The Absolute Minimum You Need for a New Baby

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The Absolute Minimum You Need for a New Baby. This is great! I spent way too much money on stuff for my first born, and I wish I hadn't. You really only need these 5 things for a newborn!The Absolute Minimum You Need for a New Baby

Believe it or not, you do not need much for a new baby. The baby care industry made $23 billion in 2013 convincing new parents that they need a whole list of things in order to take care of a newborn, but that just isn’t true.  When you fall prey to their advertising, I guarantee you that you will end up spending far too much money.

When I was pregnant, I was so excited that I went a little crazy buying all of the things I was told that I “needed.”  We got a fat tax return that year, and we spent every dime on nursery decor and baby stuff.  Looking back, I wish I hadn’t done this.

Now that my son is a bit older, most of the stuff I purchased for him has been shoved into a corner of my basement to collect dust.  When I have to edge my way around this pile of junk every day, I am reminded of how wasteful I was when preparing for the baby—and how much the baby industry influenced me about what to buy and what to put on my baby registry.

I want to take this opportunity to give it to you straight—to let you know what you actually need so that you do not overspend when you are preparing for baby.

1. A car seat

If you give birth at home and do not intend on ever traveling by car, I suppose you can skip this one.  But for the rest of us, a car seat is an absolute necessity—you can’t go home with your baby from a hospital or birth center without one (not that you would want to—your baby’s safety is more important than anything else).

Car seats are expensive, but there are a few things you can do to get around the steep cost.  First, shop around like crazy.   You have 9 months to find a deal on a car seat, but don’t wait until the very last minute or you could be missing out on seasonal sales and coupons.  Keep tabs on what new car seats are coming out, because the store will likely lower the price on older (but brand new) models when the new ones come in.  This is your best chance to grab one.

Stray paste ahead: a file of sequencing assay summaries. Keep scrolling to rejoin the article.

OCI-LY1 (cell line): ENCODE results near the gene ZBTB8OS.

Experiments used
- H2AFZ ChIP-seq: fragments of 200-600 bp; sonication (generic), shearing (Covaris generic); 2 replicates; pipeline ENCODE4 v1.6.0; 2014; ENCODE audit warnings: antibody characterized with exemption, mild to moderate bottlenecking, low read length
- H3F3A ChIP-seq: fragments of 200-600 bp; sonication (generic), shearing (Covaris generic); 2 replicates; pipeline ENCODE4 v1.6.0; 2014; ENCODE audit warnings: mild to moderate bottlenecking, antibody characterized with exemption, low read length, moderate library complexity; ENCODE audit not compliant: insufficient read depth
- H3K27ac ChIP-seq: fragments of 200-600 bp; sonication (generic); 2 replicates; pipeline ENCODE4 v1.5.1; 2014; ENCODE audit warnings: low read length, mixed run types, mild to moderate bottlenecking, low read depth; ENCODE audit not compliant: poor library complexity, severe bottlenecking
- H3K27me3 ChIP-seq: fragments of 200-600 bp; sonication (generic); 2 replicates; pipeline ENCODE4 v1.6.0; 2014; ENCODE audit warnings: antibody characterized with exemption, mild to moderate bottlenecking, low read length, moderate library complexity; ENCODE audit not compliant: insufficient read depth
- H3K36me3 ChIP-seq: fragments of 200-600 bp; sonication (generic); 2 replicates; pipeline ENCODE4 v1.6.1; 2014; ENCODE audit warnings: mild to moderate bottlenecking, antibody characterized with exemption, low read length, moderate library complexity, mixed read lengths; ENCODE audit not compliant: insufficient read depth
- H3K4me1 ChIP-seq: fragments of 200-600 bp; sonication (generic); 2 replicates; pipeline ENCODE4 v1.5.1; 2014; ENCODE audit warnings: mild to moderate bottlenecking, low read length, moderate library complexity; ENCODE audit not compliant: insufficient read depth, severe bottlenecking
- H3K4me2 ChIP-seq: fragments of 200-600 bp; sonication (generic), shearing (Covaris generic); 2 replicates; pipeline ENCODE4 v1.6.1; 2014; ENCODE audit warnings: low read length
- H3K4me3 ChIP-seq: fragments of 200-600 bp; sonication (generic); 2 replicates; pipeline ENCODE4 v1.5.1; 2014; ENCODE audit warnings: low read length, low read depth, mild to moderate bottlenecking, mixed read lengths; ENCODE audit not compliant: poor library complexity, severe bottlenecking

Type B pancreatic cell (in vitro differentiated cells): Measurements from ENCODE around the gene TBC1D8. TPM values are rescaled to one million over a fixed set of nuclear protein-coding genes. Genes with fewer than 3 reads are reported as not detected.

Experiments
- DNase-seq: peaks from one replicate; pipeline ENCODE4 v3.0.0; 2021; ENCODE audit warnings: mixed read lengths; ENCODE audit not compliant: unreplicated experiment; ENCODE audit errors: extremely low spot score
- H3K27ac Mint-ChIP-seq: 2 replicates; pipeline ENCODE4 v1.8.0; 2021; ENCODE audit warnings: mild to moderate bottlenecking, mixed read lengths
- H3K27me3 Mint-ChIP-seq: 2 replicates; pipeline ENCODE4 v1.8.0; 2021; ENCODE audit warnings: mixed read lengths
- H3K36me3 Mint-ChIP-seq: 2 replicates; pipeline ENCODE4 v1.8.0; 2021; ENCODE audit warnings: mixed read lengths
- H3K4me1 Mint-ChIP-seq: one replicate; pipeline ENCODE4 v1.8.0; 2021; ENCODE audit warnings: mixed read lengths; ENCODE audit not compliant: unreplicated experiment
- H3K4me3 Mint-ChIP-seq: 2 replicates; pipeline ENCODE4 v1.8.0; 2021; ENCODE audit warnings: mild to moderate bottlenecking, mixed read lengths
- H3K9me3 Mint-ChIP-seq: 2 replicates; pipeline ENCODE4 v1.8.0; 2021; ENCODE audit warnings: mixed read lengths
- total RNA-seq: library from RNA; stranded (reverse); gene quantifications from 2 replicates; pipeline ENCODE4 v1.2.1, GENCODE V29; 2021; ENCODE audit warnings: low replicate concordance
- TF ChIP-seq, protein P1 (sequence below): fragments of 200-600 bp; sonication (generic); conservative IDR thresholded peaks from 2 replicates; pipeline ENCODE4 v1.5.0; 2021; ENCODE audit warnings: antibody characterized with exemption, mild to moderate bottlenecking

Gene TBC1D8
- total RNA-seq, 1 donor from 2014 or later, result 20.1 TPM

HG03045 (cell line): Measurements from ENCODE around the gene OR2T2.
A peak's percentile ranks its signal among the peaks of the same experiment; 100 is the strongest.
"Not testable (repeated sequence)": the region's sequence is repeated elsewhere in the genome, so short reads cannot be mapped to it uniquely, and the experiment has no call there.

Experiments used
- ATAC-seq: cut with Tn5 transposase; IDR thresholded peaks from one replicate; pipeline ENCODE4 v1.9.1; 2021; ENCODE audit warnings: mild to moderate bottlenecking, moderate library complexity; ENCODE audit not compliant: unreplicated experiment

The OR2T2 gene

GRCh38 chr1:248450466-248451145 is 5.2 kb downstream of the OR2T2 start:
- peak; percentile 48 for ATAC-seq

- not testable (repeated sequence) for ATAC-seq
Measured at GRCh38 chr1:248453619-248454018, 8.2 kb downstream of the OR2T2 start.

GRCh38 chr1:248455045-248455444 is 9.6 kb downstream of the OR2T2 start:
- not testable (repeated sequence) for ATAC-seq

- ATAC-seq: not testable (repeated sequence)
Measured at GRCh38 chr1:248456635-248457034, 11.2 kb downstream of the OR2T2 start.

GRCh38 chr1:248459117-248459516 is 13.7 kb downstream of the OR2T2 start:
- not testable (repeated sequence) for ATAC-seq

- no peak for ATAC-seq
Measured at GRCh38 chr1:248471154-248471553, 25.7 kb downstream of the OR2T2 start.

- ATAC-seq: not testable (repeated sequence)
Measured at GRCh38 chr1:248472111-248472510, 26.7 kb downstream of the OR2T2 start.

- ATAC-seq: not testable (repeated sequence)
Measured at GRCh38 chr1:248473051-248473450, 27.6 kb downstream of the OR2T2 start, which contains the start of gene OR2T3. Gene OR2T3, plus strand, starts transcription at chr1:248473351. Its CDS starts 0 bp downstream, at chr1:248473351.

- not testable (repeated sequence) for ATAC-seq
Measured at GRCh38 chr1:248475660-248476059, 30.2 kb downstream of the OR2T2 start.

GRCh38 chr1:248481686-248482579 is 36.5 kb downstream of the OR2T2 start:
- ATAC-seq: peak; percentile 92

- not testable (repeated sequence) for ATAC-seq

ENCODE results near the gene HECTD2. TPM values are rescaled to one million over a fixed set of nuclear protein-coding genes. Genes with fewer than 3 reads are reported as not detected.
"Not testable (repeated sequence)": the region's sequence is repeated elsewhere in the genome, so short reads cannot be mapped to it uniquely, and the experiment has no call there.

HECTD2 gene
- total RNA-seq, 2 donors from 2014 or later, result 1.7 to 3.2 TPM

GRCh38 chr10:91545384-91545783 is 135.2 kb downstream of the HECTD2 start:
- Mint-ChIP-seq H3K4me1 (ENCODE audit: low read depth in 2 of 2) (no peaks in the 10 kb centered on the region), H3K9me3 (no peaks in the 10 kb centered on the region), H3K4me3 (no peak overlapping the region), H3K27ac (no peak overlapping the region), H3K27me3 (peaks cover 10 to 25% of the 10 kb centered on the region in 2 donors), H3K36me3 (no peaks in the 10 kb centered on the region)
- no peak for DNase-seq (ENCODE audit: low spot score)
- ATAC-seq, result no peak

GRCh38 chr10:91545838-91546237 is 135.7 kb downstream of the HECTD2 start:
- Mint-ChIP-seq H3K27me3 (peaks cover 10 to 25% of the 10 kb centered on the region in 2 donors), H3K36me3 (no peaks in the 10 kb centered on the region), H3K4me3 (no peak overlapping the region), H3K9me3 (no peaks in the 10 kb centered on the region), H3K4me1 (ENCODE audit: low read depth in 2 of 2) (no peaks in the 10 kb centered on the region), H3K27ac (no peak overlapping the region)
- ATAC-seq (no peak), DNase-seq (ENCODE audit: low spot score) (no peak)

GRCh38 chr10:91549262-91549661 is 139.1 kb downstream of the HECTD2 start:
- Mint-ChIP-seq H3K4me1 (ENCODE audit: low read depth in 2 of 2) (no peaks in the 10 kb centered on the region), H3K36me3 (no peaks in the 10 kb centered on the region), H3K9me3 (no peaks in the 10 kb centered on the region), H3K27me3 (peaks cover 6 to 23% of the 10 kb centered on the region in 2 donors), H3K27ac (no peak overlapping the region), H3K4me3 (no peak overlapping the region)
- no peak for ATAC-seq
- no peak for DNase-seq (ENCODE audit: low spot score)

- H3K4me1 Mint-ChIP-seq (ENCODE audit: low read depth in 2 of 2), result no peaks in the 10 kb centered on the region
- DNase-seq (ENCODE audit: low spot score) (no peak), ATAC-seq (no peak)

Experts recommend that you avoid buying a used car seat because the seats can’t be reused after being in a car crash—and that is probably something the seller would not tell you about.  And I don’t know about you, but that is not a gamble I am willing to take with my baby.  Always buy new.

This is the car seat I chose to buy for my child after lots of research.

If you are still unable to find a safe car seat in your budget, there are car seat assistance programs out there like Safe Kids USA that can help you out.

2. Baby clothes

Baby will need some clothes, but avoid those absolutely adorable little outfits if you are trying to save money and just buy the minimum for your baby.  All you need is about 5 onesies if your baby was born in the summer, or 5 footie pajamas for fall/winter babies.  Keep it simple—your child can just wear these all day.  There is no need to change into a fancy outfit.

In fact, those fancy outfits get very little use because your little one will grow out of them quickly.  I also find that in my family, the grandparents love to shop for cute clothes.  If you are blessed to have a family of shoppers, you can avoid the temptation of shopping for outfits because you know grandma is going to buy him plenty for Christmas and his birthday.

3. Diapering supplies

You absolutely will need diapers.  There is no getting around this one, folks.